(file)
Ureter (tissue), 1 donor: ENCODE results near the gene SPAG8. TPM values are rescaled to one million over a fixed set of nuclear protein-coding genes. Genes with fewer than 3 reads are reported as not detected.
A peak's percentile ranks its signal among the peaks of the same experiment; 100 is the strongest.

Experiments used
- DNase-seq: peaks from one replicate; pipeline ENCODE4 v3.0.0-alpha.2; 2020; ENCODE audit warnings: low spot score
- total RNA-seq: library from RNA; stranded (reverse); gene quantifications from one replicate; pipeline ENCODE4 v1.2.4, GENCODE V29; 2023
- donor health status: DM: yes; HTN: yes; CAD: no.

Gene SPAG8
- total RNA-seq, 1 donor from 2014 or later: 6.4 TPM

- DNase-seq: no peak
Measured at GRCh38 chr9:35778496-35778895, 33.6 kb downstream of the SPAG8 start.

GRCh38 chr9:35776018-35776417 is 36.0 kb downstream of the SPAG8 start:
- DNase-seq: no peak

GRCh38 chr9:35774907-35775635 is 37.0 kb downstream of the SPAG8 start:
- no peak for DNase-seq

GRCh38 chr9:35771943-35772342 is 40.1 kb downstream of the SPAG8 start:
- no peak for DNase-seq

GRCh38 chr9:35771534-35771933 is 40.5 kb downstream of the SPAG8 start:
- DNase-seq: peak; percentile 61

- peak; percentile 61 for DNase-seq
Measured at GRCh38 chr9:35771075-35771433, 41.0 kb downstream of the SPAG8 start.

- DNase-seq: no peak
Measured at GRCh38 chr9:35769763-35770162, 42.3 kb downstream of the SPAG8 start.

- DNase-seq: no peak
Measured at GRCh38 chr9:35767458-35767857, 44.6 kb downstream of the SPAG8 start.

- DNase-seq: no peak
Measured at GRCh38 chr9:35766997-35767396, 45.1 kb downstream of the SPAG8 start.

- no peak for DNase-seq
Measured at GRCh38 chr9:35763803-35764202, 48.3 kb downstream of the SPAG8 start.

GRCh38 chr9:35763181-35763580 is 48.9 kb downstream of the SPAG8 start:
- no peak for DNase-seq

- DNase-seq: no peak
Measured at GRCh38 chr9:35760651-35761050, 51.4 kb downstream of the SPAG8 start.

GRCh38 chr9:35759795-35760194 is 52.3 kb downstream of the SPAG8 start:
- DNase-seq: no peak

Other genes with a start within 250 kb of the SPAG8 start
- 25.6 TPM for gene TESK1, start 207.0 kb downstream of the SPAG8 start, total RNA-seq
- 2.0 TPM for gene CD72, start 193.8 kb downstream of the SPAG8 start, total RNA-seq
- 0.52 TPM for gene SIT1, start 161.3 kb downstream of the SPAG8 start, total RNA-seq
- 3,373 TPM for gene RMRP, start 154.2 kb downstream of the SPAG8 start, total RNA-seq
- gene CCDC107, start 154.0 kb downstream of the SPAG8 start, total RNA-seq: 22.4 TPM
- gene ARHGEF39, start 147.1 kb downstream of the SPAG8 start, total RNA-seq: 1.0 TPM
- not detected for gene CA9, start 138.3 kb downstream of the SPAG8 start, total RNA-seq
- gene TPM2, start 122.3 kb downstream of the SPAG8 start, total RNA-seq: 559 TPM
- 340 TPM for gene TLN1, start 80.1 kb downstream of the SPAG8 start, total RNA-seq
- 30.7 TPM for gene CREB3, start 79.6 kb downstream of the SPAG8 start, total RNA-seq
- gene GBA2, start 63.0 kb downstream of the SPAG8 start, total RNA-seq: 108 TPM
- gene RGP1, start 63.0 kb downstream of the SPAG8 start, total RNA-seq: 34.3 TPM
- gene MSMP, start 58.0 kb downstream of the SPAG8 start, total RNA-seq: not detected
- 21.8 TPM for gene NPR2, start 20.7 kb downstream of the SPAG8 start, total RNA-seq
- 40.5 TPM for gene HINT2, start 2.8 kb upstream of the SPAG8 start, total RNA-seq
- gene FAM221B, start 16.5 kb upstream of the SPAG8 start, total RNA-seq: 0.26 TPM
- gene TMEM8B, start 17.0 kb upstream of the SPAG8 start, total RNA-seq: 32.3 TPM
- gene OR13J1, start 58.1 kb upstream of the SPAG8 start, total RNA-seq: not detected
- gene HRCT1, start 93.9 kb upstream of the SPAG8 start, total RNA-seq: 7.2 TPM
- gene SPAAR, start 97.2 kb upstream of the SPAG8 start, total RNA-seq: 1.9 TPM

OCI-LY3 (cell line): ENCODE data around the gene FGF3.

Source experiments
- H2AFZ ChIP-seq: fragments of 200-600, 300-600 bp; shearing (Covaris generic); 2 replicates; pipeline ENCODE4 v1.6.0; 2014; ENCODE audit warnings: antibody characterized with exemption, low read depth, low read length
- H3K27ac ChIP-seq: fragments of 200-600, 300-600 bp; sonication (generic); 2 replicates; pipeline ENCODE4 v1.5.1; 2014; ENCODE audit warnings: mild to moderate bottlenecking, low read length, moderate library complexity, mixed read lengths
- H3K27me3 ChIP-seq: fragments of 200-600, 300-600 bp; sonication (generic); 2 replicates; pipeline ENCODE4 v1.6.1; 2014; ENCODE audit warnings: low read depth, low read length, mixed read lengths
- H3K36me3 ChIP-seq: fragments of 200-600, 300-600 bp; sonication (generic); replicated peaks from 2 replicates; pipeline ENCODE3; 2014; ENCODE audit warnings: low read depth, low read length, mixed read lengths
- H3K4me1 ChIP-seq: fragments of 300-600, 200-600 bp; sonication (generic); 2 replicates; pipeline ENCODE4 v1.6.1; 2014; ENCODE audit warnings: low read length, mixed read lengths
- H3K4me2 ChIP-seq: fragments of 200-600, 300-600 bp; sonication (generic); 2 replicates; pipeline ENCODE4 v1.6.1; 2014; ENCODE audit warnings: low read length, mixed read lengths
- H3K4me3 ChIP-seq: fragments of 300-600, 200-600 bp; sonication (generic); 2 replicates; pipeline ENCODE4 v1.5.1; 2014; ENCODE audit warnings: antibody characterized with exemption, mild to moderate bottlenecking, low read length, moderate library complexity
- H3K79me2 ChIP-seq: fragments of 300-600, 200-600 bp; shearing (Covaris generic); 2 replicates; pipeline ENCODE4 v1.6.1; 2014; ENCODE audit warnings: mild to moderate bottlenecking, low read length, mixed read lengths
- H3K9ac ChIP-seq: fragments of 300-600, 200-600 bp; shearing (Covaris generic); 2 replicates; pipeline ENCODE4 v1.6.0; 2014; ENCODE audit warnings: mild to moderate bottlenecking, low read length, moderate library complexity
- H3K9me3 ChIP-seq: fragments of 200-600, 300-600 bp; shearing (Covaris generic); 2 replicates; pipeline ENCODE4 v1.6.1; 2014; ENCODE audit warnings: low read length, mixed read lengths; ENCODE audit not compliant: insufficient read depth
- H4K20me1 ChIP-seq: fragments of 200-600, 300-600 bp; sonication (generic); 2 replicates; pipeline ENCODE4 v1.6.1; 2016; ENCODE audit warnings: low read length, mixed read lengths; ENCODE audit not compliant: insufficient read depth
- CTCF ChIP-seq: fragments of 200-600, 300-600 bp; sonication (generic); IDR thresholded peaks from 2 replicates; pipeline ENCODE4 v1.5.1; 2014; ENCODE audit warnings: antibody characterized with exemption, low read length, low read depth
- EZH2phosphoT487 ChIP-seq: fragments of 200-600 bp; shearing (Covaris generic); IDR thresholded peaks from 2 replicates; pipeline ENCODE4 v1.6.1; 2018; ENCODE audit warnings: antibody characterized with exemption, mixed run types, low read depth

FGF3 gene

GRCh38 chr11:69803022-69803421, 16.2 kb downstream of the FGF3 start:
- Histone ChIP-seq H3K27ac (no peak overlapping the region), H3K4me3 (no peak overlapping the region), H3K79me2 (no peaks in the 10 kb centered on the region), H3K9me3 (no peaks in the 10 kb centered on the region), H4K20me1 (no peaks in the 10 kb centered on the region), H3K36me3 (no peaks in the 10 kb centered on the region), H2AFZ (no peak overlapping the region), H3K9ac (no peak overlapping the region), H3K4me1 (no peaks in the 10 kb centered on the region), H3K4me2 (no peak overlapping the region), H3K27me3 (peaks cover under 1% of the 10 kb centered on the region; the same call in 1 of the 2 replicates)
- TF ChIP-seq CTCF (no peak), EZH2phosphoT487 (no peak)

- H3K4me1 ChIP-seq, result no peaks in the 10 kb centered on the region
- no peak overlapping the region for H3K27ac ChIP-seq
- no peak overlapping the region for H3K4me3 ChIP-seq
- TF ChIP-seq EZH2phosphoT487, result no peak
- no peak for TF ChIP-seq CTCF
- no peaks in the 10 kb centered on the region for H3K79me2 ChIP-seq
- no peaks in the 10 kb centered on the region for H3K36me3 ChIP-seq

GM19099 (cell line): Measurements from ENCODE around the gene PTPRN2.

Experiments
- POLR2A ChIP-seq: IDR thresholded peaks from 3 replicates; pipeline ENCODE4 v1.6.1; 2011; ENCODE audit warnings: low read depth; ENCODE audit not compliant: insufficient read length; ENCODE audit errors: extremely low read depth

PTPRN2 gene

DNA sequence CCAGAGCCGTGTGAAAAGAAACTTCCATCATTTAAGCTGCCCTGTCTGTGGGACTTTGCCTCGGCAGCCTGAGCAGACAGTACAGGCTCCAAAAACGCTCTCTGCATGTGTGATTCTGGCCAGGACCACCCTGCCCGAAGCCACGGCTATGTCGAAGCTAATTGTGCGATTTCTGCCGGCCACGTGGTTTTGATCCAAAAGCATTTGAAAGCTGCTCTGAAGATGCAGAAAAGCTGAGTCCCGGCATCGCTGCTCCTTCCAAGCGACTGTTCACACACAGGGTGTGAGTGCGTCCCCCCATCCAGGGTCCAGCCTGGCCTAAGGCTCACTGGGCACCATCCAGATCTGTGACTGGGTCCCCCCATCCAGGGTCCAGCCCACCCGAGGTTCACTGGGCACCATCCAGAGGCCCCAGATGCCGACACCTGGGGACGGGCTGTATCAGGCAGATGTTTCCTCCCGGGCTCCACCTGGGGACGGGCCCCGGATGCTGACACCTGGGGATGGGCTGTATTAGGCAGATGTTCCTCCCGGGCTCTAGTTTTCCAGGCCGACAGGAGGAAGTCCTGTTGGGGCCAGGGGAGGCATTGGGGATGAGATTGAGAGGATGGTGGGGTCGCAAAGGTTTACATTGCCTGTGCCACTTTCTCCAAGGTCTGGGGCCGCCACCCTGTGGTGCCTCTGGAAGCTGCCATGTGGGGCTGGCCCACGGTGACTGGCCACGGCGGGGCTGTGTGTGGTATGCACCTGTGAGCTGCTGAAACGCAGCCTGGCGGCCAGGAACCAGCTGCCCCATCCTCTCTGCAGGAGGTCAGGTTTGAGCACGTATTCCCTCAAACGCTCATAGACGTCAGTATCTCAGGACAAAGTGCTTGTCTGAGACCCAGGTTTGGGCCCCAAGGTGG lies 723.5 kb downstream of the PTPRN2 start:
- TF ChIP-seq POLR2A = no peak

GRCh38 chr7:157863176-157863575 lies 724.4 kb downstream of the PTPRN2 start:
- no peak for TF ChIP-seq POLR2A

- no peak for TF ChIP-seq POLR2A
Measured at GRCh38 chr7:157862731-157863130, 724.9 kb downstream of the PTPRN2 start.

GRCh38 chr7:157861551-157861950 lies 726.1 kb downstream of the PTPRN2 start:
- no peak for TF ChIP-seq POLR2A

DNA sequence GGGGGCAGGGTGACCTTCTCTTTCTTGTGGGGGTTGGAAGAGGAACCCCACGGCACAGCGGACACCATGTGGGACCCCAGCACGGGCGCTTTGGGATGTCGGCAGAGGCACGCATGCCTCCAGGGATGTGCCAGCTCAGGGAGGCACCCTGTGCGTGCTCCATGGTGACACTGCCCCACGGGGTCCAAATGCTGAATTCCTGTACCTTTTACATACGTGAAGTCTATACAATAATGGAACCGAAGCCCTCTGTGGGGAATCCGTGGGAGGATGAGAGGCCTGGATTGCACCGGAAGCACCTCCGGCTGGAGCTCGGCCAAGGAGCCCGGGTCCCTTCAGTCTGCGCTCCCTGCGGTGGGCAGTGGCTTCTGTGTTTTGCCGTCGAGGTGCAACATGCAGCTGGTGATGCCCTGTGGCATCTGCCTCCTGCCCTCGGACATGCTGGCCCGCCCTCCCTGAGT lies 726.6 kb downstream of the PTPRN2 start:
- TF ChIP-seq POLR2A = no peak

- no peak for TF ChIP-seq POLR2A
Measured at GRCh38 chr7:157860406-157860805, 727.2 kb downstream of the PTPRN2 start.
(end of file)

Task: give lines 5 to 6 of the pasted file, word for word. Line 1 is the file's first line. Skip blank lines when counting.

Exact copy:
- total RNA-seq: library from RNA; stranded (reverse); gene quantifications from one replicate; pipeline ENCODE4 v1.2.4, GENCODE V29; 2023
- donor health status: DM: yes; HTN: yes; CAD: no.